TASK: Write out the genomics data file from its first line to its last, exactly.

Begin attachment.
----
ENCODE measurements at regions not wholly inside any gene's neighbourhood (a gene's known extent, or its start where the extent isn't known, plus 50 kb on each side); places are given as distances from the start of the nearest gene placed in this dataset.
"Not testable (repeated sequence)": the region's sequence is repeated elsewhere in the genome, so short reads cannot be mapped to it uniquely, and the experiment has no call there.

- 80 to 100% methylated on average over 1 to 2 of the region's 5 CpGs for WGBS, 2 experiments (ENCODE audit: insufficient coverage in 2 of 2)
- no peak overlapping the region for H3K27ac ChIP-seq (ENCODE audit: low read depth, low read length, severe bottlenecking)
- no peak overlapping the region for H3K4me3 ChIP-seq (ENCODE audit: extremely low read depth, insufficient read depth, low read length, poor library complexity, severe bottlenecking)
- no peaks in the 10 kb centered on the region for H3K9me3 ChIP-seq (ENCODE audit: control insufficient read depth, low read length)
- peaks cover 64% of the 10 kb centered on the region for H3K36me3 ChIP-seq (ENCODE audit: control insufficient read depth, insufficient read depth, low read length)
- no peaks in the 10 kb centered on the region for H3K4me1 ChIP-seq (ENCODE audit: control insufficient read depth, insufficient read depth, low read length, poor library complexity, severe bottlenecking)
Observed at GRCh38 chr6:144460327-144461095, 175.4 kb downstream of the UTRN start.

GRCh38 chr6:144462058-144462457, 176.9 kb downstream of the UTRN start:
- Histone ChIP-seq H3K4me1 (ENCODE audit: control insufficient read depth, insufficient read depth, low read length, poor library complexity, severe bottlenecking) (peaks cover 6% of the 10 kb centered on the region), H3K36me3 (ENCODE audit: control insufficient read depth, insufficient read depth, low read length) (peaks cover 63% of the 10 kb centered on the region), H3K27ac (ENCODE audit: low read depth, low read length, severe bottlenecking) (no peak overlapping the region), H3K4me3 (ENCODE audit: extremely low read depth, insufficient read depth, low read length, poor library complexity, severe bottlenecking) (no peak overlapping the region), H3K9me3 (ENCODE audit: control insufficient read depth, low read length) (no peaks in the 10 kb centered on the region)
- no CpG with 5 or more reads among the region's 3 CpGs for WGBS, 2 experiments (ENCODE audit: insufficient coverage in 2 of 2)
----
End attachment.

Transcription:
ENCODE measurements at regions not wholly inside any gene's neighbourhood (a gene's known extent, or its start where the extent isn't known, plus 50 kb on each side); places are given as distances from the start of the nearest gene placed in this dataset.
"Not testable (repeated sequence)": the region's sequence is repeated elsewhere in the genome, so short reads cannot be mapped to it uniquely, and the experiment has no call there.

- 80 to 100% methylated on average over 1 to 2 of the region's 5 CpGs for WGBS, 2 experiments (ENCODE audit: insufficient coverage in 2 of 2)
- no peak overlapping the region for H3K27ac ChIP-seq (ENCODE audit: low read depth, low read length, severe bottlenecking)
- no peak overlapping the region for H3K4me3 ChIP-seq (ENCODE audit: extremely low read depth, insufficient read depth, low read length, poor library complexity, severe bottlenecking)
- no peaks in the 10 kb centered on the region for H3K9me3 ChIP-seq (ENCODE audit: control insufficient read depth, low read length)
- peaks cover 64% of the 10 kb centered on the region for H3K36me3 ChIP-seq (ENCODE audit: control insufficient read depth, insufficient read depth, low read length)
- no peaks in the 10 kb centered on the region for H3K4me1 ChIP-seq (ENCODE audit: control insufficient read depth, insufficient read depth, low read length, poor library complexity, severe bottlenecking)
Observed at GRCh38 chr6:144460327-144461095, 175.4 kb downstream of the UTRN start.

GRCh38 chr6:144462058-144462457, 176.9 kb downstream of the UTRN start:
- Histone ChIP-seq H3K4me1 (ENCODE audit: control insufficient read depth, insufficient read depth, low read length, poor library complexity, severe bottlenecking) (peaks cover 6% of the 10 kb centered on the region), H3K36me3 (ENCODE audit: control insufficient read depth, insufficient read depth, low read length) (peaks cover 63% of the 10 kb centered on the region), H3K27ac (ENCODE audit: low read depth, low read length, severe bottlenecking) (no peak overlapping the region), H3K4me3 (ENCODE audit: extremely low read depth, insufficient read depth, low read length, poor library complexity, severe bottlenecking) (no peak overlapping the region), H3K9me3 (ENCODE audit: control insufficient read depth, low read length) (no peaks in the 10 kb centered on the region)
- no CpG with 5 or more reads among the region's 3 CpGs for WGBS, 2 experiments (ENCODE audit: insufficient coverage in 2 of 2)